By bringing peer-to-peer (P2P) lending into the ISA stable, the government and the regulator have kicked off the sector’s journey to the mainstream. Now they need to finish the job.
Approach with caution
Some commentators estimated nearly half a million new investors would try their hand at P2P lending when the Innovative Finance ISA brought eligible platforms into the ISA fold.
This is unsurprising given that, according to government statistics, British consumers have around £500 billion either saved or invested in ISAs.
Not only can the tax wrapper give investors’ returns a welcome boost, it can also give their investments a stamp of mainstream credibility.
However, the stampede has not arrived yet. Though the market continues to grow at a rapid pace, many investors, and many more financial advisers, have remained cautious of the opportunity.
Some of that is to do with another of our favourite Kitemarks – or rather, its absence – the Financial Services Compensation Scheme (FSCS).
The FSCS was set up in 2000 as the ‘compensation fund of last resort’. When they hear ‘FSCS’, most people think of the deposit protection service, which guarantees the first £85,000 (2017/18 tax year) of an individual’s savings if a bank goes bust. But the scheme also protects certain investments, yet many investors do not really understand how.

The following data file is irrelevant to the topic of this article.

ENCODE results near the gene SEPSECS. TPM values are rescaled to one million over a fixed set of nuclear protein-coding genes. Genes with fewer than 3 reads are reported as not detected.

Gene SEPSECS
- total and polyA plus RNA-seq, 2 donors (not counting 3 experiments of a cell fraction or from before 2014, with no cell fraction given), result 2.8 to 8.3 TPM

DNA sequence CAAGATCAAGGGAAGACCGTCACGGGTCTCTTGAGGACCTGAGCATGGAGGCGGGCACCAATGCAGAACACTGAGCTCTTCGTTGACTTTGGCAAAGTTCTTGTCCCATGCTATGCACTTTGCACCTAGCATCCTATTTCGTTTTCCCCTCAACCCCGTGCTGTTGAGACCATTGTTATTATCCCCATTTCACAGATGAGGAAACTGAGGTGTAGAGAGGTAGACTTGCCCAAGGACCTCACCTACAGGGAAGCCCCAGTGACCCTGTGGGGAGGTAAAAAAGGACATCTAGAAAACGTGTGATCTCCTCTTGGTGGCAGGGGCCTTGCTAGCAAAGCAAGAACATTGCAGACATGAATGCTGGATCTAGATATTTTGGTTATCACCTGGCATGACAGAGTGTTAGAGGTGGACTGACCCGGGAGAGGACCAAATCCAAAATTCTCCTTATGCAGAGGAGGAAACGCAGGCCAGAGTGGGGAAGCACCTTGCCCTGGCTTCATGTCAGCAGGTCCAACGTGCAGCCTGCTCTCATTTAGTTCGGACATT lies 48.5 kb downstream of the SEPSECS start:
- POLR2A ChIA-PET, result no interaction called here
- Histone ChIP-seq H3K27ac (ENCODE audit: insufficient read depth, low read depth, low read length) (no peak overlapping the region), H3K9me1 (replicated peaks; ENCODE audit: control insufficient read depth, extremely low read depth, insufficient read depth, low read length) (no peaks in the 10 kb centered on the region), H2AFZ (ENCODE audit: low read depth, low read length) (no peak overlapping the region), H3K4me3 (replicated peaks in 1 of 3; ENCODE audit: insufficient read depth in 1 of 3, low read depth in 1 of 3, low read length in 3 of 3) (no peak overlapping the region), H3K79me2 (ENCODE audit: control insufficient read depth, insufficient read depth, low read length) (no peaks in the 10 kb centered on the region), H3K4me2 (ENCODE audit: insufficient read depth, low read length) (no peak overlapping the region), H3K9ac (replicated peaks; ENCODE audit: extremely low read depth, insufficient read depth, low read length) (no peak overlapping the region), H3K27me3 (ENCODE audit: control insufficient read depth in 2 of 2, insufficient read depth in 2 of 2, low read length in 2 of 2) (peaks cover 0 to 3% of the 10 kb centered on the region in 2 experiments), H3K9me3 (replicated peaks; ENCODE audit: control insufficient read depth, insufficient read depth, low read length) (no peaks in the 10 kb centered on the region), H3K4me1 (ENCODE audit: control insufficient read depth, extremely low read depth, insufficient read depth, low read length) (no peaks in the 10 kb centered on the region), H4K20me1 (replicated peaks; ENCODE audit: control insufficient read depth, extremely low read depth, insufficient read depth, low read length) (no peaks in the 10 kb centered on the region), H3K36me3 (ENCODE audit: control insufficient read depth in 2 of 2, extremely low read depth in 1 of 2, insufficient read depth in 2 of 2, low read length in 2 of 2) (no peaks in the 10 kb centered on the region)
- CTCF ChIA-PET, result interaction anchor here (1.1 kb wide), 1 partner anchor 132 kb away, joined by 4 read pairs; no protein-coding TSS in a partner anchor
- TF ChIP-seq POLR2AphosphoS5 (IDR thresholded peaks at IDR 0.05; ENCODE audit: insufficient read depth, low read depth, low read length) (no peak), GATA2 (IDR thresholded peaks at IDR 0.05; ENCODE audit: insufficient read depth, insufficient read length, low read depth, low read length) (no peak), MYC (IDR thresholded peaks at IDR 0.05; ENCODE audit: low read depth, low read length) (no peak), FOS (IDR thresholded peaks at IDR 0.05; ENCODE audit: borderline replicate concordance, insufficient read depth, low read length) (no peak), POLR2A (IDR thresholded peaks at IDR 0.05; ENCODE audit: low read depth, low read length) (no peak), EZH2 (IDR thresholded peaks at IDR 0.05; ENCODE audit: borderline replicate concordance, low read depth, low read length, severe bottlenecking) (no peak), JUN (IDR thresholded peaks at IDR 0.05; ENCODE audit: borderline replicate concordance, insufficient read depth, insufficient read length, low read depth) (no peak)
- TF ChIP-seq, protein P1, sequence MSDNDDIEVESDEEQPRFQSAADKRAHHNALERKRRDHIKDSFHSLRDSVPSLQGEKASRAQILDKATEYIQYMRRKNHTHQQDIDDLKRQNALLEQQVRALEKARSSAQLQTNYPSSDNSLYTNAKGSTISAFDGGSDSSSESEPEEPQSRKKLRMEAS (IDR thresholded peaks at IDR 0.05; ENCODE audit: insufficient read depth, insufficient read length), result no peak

Plenty of people think the FSCS offers an insurance policy against poor investment performance. It does not. If a share portfolio tanks, for example, the scheme will not be there to save you. That is the risk you run by choosing to invest in the equity markets.
The FSCS is, however, on hand to compensate investors if a provider has been shown to mismanage its product, and has subsequently gone bust. Only then does it offer up to £50,000 (2017/18 tax year), not the larger amount doled out to savers.
Exemptions need lifting
P2P lending products are not savings accounts: they are…